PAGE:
1. Abdouh M, Chatoo W, El Hajjar J, David J, Ferreira J, Bernier G (2012) Bmi1 is down-regulated in the aging brain and displays antioxidant and protective activities in neurons. PLoS One 7(2):e31870PubMedCentralPubMedCrossRefGoogle Scholar
  2. Andersen JK (2004) Oxidative stress in neurodegeneration: cause or consequence? Nat Med 10:S18–S25PubMedCrossRefGoogle Scholar
  3. Assunção M, Santos-Marques MJ, Carvalho F, Lukoyanov NV, Andrade JP (2011) Chronic green tea consumption prevents age-related changes in rat hippocampal formation. Neurobiol Aging 32(4):707–717PubMedCrossRefGoogle Scholar
  4. Barja G (2004) Free radicals and aging. Trends Neurosci 27(10):595–600PubMedCrossRefGoogle Scholar
  5. Bishop NA, Lu T, Yankner BA (2010) Neural mechanisms of ageing and cognitive decline. Nature 464(7288):529–535PubMedCentralPubMedCrossRefGoogle Scholar
  6. Burke SN, Barnes CA (2010) Senescent synapses and hippocampal circuit dynamics. Trends Neurosci 33(3):153–161PubMedCentralPubMedCrossRefGoogle Scholar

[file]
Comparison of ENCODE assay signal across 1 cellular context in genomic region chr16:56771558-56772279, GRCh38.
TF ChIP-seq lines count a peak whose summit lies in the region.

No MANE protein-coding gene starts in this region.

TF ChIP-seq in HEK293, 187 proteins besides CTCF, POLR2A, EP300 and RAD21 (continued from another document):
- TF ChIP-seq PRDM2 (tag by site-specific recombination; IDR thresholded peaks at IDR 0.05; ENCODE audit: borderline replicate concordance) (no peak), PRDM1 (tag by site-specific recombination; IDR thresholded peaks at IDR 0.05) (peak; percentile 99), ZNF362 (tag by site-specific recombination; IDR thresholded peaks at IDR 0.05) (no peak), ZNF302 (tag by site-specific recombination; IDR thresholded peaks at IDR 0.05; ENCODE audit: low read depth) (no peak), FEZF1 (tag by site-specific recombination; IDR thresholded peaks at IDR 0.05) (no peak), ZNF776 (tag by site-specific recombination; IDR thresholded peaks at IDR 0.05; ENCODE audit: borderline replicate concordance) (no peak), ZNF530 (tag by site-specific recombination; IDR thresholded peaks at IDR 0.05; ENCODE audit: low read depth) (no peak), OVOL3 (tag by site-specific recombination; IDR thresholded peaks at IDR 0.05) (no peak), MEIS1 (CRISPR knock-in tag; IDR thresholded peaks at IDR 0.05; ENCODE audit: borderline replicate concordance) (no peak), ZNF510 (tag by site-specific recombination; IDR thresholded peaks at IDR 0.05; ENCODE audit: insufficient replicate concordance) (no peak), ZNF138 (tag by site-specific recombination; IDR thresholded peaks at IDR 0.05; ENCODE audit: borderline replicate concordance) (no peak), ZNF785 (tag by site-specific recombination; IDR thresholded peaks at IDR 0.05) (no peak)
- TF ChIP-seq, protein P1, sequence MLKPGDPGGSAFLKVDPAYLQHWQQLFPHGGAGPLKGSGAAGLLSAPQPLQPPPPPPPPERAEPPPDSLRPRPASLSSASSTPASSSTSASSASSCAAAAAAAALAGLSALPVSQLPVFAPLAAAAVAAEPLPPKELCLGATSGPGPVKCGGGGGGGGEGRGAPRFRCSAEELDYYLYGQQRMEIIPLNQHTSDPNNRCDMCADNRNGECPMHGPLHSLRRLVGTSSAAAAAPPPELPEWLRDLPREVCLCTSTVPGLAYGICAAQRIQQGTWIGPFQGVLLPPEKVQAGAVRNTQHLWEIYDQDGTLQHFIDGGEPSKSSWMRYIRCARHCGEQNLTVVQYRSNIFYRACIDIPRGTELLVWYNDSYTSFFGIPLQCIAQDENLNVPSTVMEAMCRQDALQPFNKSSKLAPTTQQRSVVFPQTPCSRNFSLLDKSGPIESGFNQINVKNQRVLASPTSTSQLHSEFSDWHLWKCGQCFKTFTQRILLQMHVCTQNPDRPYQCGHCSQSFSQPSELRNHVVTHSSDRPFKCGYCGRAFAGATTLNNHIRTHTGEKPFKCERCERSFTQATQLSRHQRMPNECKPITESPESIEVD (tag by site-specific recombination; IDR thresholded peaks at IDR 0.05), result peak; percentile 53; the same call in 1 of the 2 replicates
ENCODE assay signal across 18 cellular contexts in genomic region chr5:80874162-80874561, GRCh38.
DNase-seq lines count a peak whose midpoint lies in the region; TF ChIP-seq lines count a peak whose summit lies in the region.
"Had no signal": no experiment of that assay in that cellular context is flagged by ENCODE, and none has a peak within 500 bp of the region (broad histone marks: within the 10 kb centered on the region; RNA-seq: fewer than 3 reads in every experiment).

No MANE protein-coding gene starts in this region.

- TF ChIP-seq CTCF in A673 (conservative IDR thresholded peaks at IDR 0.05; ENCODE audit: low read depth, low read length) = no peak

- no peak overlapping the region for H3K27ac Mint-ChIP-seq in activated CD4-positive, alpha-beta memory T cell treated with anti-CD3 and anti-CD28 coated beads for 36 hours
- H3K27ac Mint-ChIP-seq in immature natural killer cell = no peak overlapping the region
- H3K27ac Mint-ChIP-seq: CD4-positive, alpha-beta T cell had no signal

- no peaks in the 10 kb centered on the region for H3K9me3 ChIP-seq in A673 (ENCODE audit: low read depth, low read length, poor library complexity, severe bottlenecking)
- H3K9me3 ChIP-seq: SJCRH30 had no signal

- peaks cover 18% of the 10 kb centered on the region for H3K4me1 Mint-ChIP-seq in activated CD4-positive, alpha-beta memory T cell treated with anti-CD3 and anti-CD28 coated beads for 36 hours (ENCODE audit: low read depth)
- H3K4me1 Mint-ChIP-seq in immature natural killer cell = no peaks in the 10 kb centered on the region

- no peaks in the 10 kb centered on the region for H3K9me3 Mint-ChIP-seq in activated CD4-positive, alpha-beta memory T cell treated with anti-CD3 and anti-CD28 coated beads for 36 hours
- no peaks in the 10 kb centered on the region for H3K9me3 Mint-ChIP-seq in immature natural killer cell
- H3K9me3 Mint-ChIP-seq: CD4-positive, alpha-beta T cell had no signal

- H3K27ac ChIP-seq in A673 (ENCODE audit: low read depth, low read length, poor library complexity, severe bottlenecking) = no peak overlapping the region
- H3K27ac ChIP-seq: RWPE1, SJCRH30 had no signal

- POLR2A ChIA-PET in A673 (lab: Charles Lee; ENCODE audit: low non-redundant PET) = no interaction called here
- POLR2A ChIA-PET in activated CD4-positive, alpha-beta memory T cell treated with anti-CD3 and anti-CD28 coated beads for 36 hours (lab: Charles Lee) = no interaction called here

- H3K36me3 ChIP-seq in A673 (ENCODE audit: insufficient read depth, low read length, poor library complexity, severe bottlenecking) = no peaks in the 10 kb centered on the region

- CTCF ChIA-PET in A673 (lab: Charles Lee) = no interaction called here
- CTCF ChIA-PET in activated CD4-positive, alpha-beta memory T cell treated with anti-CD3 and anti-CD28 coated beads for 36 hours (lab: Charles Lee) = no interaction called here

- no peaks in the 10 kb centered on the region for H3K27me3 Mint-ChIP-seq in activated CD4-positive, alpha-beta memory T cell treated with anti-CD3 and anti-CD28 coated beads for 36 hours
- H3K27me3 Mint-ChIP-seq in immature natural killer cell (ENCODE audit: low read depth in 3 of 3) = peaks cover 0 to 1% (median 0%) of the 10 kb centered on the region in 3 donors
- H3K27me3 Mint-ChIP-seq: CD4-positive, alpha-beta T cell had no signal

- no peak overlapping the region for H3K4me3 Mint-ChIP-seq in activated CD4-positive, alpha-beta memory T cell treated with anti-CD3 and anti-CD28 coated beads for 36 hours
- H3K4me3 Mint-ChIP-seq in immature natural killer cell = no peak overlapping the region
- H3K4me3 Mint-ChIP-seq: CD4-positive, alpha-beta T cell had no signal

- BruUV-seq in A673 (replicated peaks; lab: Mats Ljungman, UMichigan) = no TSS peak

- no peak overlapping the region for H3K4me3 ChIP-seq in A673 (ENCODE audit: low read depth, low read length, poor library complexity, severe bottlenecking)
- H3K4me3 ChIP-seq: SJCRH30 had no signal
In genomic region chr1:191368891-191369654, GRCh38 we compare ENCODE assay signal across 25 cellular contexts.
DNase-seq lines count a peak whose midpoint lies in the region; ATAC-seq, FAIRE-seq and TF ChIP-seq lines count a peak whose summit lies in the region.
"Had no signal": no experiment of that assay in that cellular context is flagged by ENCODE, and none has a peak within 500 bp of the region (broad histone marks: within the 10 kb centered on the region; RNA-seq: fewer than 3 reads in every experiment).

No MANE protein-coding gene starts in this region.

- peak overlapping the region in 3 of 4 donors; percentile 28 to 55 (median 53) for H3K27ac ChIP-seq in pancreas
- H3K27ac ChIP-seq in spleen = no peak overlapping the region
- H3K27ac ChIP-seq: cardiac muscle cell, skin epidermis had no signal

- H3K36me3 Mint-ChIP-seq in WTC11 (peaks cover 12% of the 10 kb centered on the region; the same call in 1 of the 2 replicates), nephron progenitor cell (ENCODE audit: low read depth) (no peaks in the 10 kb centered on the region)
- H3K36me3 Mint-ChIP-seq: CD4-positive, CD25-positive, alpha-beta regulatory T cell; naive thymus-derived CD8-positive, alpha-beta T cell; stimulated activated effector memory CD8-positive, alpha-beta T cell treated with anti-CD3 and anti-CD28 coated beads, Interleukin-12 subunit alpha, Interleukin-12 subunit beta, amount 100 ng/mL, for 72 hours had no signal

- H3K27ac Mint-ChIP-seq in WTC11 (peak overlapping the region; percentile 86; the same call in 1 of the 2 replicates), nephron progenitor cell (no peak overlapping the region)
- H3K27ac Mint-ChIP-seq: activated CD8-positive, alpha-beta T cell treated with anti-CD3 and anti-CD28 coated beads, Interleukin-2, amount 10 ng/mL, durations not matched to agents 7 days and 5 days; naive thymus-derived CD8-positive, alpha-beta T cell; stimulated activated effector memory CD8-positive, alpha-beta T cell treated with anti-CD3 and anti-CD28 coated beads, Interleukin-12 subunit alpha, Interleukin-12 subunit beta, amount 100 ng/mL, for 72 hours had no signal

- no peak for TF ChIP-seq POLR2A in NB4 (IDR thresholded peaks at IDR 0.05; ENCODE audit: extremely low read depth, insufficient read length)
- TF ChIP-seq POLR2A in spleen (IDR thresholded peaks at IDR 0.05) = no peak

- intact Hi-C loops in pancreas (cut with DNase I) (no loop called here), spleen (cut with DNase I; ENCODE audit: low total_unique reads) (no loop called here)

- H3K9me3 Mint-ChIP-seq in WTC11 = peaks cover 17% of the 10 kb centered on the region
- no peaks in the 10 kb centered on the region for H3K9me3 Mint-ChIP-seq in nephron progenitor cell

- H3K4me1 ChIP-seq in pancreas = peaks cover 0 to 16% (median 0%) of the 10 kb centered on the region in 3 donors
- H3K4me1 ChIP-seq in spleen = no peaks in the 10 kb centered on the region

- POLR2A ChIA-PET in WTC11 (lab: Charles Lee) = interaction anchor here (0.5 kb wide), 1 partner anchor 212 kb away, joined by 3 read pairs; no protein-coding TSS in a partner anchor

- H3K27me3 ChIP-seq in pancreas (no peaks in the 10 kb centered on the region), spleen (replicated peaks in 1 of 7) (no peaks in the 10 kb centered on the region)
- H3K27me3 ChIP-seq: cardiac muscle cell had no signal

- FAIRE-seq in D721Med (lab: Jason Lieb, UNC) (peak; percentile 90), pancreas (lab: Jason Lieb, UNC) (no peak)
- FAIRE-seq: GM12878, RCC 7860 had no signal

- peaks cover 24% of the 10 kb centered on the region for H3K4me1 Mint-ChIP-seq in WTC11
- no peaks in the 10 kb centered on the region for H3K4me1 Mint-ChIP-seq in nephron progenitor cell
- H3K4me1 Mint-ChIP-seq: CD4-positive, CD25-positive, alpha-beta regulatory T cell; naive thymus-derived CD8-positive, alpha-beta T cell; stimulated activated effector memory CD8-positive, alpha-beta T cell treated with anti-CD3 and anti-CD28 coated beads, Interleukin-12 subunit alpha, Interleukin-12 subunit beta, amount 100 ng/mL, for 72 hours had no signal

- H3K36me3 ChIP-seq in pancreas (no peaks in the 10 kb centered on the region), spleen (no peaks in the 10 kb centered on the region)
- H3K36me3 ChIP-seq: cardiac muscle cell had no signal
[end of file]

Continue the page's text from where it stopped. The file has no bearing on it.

7. Cao G, Gu M, Zhu M, Gao J, Yin Y, Marshall C, Xiao M, Ding J, Miao D (2012) Bmi-1 absence causes premature brain degeneration. PLoS One 7(2):e32015PubMedCentralPubMedCrossRefGoogle Scholar
  8. Chatoo W, Abdouh M, David J, Champagne MP, Ferreira J, Rodier F, Bernier G (2009) The polycomb group gene Bmi1 regulates antioxidant defenses in neurons by repressing p53 pro-oxidant activity. J Neurosci 29(2):529–542PubMedCentralPubMedCrossRefGoogle Scholar
  9. Chen JH, Hales CN, Ozanne SE (2007) DNA damage, cellular senescence and organismal ageing: causal or correlative? Nucleic Acids Res 35(22):7417–7428PubMedCentralPubMedCrossRefGoogle Scholar